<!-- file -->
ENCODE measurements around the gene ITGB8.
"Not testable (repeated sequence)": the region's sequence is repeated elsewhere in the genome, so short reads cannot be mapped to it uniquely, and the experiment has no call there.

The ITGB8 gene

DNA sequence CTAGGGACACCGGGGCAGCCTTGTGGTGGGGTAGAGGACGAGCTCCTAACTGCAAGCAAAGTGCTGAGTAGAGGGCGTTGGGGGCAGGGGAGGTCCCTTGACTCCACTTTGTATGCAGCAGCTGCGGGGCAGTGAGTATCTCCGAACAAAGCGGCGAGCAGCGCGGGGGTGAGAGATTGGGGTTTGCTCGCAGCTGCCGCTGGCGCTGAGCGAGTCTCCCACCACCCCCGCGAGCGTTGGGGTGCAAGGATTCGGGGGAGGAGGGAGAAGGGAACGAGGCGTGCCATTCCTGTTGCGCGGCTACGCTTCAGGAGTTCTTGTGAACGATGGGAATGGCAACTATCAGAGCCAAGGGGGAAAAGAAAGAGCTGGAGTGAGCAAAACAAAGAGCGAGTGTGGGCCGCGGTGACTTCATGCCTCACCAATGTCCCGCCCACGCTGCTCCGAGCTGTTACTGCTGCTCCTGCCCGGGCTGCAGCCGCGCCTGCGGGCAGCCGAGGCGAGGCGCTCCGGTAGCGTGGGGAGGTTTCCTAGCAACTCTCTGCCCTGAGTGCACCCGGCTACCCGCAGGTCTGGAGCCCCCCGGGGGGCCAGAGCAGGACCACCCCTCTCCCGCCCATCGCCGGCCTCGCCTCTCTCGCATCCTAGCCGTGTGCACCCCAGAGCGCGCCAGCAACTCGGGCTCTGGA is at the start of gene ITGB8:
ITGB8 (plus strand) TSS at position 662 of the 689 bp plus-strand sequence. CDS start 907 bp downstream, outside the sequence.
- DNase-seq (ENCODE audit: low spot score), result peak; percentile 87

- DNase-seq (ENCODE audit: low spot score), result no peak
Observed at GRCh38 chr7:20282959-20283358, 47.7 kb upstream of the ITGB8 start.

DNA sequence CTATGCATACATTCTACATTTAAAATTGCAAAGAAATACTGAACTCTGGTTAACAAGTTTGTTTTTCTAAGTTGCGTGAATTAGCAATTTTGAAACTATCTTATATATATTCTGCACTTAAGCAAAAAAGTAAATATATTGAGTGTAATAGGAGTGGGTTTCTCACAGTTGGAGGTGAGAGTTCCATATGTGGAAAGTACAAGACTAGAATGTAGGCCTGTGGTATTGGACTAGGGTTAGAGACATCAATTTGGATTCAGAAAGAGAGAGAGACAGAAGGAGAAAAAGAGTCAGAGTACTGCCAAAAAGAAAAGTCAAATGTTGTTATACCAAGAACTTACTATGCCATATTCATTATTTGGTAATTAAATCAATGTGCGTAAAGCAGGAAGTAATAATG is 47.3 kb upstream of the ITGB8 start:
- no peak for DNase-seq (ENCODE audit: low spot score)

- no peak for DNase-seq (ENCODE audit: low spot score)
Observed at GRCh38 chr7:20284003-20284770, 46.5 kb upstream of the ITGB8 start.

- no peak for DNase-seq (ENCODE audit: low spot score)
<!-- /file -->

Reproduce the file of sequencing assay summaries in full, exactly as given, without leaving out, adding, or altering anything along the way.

ENCODE measurements around the gene ITGB8.
"Not testable (repeated sequence)": the region's sequence is repeated elsewhere in the genome, so short reads cannot be mapped to it uniquely, and the experiment has no call there.

The ITGB8 gene

DNA sequence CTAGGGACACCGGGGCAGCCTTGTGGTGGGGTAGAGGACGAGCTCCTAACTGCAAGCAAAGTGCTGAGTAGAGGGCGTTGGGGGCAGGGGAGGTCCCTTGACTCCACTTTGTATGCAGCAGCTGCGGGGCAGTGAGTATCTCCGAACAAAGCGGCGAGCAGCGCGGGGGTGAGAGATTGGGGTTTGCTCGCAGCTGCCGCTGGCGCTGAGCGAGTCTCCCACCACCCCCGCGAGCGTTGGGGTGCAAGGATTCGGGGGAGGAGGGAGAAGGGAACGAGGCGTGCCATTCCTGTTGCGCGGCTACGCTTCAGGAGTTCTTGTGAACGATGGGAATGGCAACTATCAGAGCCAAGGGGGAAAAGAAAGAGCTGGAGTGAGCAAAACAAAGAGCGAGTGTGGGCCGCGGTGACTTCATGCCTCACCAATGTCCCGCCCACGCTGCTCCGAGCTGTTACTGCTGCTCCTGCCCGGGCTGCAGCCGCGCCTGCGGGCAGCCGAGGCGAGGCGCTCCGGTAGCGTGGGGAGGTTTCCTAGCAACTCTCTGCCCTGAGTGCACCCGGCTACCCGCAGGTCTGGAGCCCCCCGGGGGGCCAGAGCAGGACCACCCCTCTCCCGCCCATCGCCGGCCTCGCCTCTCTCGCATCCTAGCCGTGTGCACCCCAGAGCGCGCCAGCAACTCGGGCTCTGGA is at the start of gene ITGB8:
ITGB8 (plus strand) TSS at position 662 of the 689 bp plus-strand sequence. CDS start 907 bp downstream, outside the sequence.
- DNase-seq (ENCODE audit: low spot score), result peak; percentile 87

- DNase-seq (ENCODE audit: low spot score), result no peak
Observed at GRCh38 chr7:20282959-20283358, 47.7 kb upstream of the ITGB8 start.

DNA sequence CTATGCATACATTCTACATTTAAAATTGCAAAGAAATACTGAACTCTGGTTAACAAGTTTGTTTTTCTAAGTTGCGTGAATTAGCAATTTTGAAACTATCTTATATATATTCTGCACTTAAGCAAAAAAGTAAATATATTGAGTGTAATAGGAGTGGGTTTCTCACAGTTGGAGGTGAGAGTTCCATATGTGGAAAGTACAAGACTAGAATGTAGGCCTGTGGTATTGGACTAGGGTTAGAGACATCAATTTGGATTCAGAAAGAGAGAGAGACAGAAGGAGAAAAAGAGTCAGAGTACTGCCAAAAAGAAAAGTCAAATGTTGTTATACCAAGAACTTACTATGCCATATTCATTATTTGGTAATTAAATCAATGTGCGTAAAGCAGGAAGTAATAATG is 47.3 kb upstream of the ITGB8 start:
- no peak for DNase-seq (ENCODE audit: low spot score)

- no peak for DNase-seq (ENCODE audit: low spot score)
Observed at GRCh38 chr7:20284003-20284770, 46.5 kb upstream of the ITGB8 start.

- no peak for DNase-seq (ENCODE audit: low spot score)